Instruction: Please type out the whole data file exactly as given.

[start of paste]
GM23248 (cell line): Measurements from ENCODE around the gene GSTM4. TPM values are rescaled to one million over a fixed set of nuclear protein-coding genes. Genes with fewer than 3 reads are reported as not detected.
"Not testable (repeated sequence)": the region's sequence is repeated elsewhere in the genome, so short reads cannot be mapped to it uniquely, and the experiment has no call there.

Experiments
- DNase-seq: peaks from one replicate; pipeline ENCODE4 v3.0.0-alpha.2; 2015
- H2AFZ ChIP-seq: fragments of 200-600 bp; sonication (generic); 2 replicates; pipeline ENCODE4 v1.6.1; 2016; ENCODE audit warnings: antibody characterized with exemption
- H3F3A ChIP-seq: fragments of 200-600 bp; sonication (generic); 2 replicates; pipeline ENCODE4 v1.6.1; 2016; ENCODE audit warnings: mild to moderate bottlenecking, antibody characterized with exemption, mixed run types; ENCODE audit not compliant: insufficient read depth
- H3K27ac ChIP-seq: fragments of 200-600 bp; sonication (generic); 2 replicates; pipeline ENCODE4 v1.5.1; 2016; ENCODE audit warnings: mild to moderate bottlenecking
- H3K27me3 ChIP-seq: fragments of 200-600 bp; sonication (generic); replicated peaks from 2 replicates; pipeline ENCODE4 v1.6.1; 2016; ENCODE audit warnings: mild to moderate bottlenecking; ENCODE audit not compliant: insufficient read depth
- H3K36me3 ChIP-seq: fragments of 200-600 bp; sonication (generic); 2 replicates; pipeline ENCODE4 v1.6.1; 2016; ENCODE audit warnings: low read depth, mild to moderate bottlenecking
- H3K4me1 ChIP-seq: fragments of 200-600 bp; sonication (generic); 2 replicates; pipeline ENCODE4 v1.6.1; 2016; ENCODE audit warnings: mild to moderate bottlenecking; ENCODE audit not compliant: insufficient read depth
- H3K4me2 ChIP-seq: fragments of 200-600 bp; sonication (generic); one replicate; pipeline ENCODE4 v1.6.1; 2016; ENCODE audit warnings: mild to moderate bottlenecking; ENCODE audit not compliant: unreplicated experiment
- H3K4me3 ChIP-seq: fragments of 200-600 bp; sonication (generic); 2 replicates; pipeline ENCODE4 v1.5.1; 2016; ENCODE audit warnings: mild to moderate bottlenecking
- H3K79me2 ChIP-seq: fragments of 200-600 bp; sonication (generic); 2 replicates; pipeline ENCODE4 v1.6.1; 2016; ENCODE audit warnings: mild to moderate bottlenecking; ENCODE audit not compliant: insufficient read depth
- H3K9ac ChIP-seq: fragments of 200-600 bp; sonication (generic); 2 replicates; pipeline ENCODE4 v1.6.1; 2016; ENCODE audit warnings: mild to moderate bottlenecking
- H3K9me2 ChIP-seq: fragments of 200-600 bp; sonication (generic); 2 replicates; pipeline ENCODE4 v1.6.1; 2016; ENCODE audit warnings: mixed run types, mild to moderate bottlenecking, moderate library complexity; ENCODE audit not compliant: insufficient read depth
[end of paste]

GM23248 (cell line): Measurements from ENCODE around the gene GSTM4. TPM values are rescaled to one million over a fixed set of nuclear protein-coding genes. Genes with fewer than 3 reads are reported as not detected.
"Not testable (repeated sequence)": the region's sequence is repeated elsewhere in the genome, so short reads cannot be mapped to it uniquely, and the experiment has no call there.

Experiments
- DNase-seq: peaks from one replicate; pipeline ENCODE4 v3.0.0-alpha.2; 2015
- H2AFZ ChIP-seq: fragments of 200-600 bp; sonication (generic); 2 replicates; pipeline ENCODE4 v1.6.1; 2016; ENCODE audit warnings: antibody characterized with exemption
- H3F3A ChIP-seq: fragments of 200-600 bp; sonication (generic); 2 replicates; pipeline ENCODE4 v1.6.1; 2016; ENCODE audit warnings: mild to moderate bottlenecking, antibody characterized with exemption, mixed run types; ENCODE audit not compliant: insufficient read depth
- H3K27ac ChIP-seq: fragments of 200-600 bp; sonication (generic); 2 replicates; pipeline ENCODE4 v1.5.1; 2016; ENCODE audit warnings: mild to moderate bottlenecking
- H3K27me3 ChIP-seq: fragments of 200-600 bp; sonication (generic); replicated peaks from 2 replicates; pipeline ENCODE4 v1.6.1; 2016; ENCODE audit warnings: mild to moderate bottlenecking; ENCODE audit not compliant: insufficient read depth
- H3K36me3 ChIP-seq: fragments of 200-600 bp; sonication (generic); 2 replicates; pipeline ENCODE4 v1.6.1; 2016; ENCODE audit warnings: low read depth, mild to moderate bottlenecking
- H3K4me1 ChIP-seq: fragments of 200-600 bp; sonication (generic); 2 replicates; pipeline ENCODE4 v1.6.1; 2016; ENCODE audit warnings: mild to moderate bottlenecking; ENCODE audit not compliant: insufficient read depth
- H3K4me2 ChIP-seq: fragments of 200-600 bp; sonication (generic); one replicate; pipeline ENCODE4 v1.6.1; 2016; ENCODE audit warnings: mild to moderate bottlenecking; ENCODE audit not compliant: unreplicated experiment
- H3K4me3 ChIP-seq: fragments of 200-600 bp; sonication (generic); 2 replicates; pipeline ENCODE4 v1.5.1; 2016; ENCODE audit warnings: mild to moderate bottlenecking
- H3K79me2 ChIP-seq: fragments of 200-600 bp; sonication (generic); 2 replicates; pipeline ENCODE4 v1.6.1; 2016; ENCODE audit warnings: mild to moderate bottlenecking; ENCODE audit not compliant: insufficient read depth
- H3K9ac ChIP-seq: fragments of 200-600 bp; sonication (generic); 2 replicates; pipeline ENCODE4 v1.6.1; 2016; ENCODE audit warnings: mild to moderate bottlenecking
- H3K9me2 ChIP-seq: fragments of 200-600 bp; sonication (generic); 2 replicates; pipeline ENCODE4 v1.6.1; 2016; ENCODE audit warnings: mixed run types, mild to moderate bottlenecking, moderate library complexity; ENCODE audit not compliant: insufficient read depth